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eDating: the formation of rules of courtship for the network society eDating: the formation of rules of courtship for the network society Presentation Transcript

  • eDating: the formation of rules of courtship for the network society Maz Hardey SIRU – the University of York September 2006
  • The world of ‘eDating’   Past ‘lonely hearts’ advertisements in newspapers.   Today Internet based and increasingly other forms digital media.   Match.com over 15 million active users.   Diversity of services e.g. Christian Singles Café, Gay Dating, Vegan Date, SugarDaddy, Marry an Ugly Millionaire…   Majority of sites aimed at heterosexual relationships
  • Nature of eDating sites   Most sites subscription based   Now a multi-million pound business   Users commonly complete a form with details of geographical location, gender, etc   Users write a profile that often includes photographs   Users can browse or search for other users   Only brief guidance is given as to how users should conduct themselves   Can make contact via onsite email
  • Brief tour of typical eDating sites   1. USA based but international membership of ‘millions’   2. Convergence of eDating and portal site   3. UK based service   4. Profile from UK site   5. ‘Success’ story
  • Methodology   23 public English language newsgroups hosted in the UK April-June 2005.   Over 1300 threads related eDating.   Responses were from 203 women and 176 men.   All participants had chosen to enter into newsgroups focused on heterosexual eDating.
  • Ethics   Newsgroups are a resource in the public domain.   All groups in the study were ‘open’ and membership was not necessary to read threads.   Anonymity of the newsgroups and identity of their members has been retained.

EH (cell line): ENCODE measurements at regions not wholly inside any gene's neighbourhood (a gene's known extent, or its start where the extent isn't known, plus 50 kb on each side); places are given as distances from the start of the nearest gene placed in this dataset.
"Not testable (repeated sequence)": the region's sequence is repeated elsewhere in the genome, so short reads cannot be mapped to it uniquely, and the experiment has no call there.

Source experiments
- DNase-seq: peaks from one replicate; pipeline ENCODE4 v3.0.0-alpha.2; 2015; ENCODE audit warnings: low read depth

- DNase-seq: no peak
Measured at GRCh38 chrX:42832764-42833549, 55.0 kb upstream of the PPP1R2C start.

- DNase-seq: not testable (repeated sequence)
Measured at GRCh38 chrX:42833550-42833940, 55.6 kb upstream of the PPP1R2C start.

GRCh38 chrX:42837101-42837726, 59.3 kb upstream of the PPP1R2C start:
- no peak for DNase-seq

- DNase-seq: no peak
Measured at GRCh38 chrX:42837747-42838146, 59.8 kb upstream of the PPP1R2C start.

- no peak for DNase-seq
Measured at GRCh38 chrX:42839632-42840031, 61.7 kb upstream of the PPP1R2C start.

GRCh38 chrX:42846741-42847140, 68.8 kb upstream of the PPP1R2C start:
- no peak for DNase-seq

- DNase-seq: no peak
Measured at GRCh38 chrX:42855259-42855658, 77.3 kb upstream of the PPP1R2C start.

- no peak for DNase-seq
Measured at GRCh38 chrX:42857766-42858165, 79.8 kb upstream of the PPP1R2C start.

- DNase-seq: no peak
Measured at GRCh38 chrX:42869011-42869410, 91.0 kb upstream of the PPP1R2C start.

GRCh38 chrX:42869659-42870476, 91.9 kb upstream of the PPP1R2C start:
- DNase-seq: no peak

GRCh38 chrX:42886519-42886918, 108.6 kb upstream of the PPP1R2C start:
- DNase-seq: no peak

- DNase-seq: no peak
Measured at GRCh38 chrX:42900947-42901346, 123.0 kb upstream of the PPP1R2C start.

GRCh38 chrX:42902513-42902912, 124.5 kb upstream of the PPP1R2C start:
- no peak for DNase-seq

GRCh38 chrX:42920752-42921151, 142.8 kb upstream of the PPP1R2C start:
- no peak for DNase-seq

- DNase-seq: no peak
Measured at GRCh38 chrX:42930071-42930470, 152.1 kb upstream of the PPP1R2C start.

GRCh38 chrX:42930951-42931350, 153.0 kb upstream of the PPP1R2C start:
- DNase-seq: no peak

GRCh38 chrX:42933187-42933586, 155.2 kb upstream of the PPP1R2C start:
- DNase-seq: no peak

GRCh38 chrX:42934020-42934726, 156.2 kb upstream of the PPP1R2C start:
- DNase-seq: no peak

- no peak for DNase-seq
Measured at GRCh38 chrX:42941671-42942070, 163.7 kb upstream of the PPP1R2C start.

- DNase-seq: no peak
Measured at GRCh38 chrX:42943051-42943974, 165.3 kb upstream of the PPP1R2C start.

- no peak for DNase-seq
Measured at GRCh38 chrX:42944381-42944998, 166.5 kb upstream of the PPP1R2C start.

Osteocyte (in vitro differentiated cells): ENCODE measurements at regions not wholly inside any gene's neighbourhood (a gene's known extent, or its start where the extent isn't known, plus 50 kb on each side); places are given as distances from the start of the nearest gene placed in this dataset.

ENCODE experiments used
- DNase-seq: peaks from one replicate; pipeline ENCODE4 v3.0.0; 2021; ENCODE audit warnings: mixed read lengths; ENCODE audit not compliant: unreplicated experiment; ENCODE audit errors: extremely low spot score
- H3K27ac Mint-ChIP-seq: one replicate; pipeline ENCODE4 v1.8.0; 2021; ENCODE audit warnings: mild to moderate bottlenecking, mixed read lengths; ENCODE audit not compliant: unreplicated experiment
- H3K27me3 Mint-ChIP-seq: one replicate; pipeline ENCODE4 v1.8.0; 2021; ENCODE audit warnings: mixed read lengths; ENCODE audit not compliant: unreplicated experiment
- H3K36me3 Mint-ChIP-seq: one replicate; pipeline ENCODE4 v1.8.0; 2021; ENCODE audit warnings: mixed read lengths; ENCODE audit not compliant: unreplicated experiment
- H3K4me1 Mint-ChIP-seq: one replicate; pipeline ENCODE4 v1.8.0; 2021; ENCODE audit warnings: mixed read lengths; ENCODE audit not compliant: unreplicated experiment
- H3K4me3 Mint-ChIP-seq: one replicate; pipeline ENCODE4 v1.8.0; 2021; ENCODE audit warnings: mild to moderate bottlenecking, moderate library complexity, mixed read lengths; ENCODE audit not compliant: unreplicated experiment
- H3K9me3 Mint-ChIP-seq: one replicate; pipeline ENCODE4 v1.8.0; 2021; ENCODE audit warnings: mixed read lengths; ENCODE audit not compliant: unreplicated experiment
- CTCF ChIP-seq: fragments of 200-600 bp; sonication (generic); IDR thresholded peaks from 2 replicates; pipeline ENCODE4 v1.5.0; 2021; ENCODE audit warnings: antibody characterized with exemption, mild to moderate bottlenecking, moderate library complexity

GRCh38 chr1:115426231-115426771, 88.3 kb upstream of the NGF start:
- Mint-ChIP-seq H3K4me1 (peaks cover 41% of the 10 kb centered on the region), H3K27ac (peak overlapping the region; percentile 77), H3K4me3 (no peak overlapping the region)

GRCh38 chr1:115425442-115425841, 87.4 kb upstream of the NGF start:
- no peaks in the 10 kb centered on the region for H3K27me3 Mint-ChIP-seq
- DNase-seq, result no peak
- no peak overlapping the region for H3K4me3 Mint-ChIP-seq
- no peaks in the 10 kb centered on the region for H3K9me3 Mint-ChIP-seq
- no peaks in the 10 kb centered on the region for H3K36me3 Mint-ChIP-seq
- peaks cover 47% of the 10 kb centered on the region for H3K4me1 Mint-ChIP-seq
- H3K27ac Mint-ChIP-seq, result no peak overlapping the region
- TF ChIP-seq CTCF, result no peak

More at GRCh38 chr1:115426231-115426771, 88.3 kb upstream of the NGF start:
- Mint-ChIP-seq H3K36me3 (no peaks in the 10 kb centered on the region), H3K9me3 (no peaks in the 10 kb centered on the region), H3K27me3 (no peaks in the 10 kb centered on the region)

• Discussing eDating   Newsgroup conversations were analysed by reading and re-reading data to identify themes.   From the analysis it was possible to develop a continuum based on ‘ideal types’ of gendered expectations of eDating.
  • Gendered expectations Men Women Game Playing -------- Romantic Love -------- Emotional Engagement Cyber sex Embodiment Pragmatic love Fantasy Trust Disclosure Disposability Reciprocation Security Online Offline Online
  • Men - Playing the game   ‘You get to play a part online, have fun, reinvent (your)self… I experienced it! A ‘sim playground !!!’’.   ‘…It is the ease with which you can dismiss the typical bullshit. If one woman starts playing games <INSERT FLUSHING SOUND HERE>.’   ‘These ladies will yak you keyboard to death… their expectations aren’t very high, just their anticipation… give her a fantasy day’.
  • Women - Emotional engagement   ‘…always be true to yourself and you will find someone of warmth, who’s giving, sincere, honest, romantic…’   ‘You are connecting with the ‘real’ inner you’s’.   ‘…somone who loves me for me, is that too hard or too much to ask?’
  • Making connections?   Seeking to move online eDating connections to ‘long-term’ offline relationships.   A diversity of intentions, perceptions, desires etc.   Search for common codes, rules, behaviours to identify and maintain connections on eDating sites that can then move offline with ‘suitable’ others.
  • Some rules for online engagement part 1 ‘Me, personally, I wouldn't physically meet someone I'd quot;metquot; online until I'd exchanged at least several substantive emails and several phone calls, so that I can get a quot;readquot; on that person's personality and intentions, and whether or not it's someone I have any interest in getting to know irl’ (in real life). I met my now-husband online. We chatted regularly on IM, via email and on the phone for nine months before we met in real life’, (Female eDater).
  • Some rules for online engagement part 2 ‘Try this sequence: 1. Join a dating site like Date.com 2.Meet folks online 3.Winnow down the selection based on exchanged emails. 4. Focus on those who seem promising to you. 5. Try some voice phone calls. 6. If things are going well, then arrange to meet, but not for sex. How about a cup of tea instead? 7. Then proceed as you would otherwise’, (Male eDater).
  • Emerging behaviours   Women feel ‘liberated’ in that they are free of offline cultural restraints about initiating and ending relationships.   Men believe that they have to ‘give emotionally’ in online interactions to successfully maintain connections.   All eDater’s place high value and credibility in what they understand to be the ‘true’ identity and shared aspirations of online connections.
  • Meeting in the middle   eDater’s are seeking what Goffman (1983) has identified as a ‘guide for action’   Minimise risk and lead to ‘successful’ offline relationship(s)   New possibilities offered by new interactive media for initiating, performing and managing relationships   Such new possibilities give rise to the emerging rules and behaviours that are akin offline courtship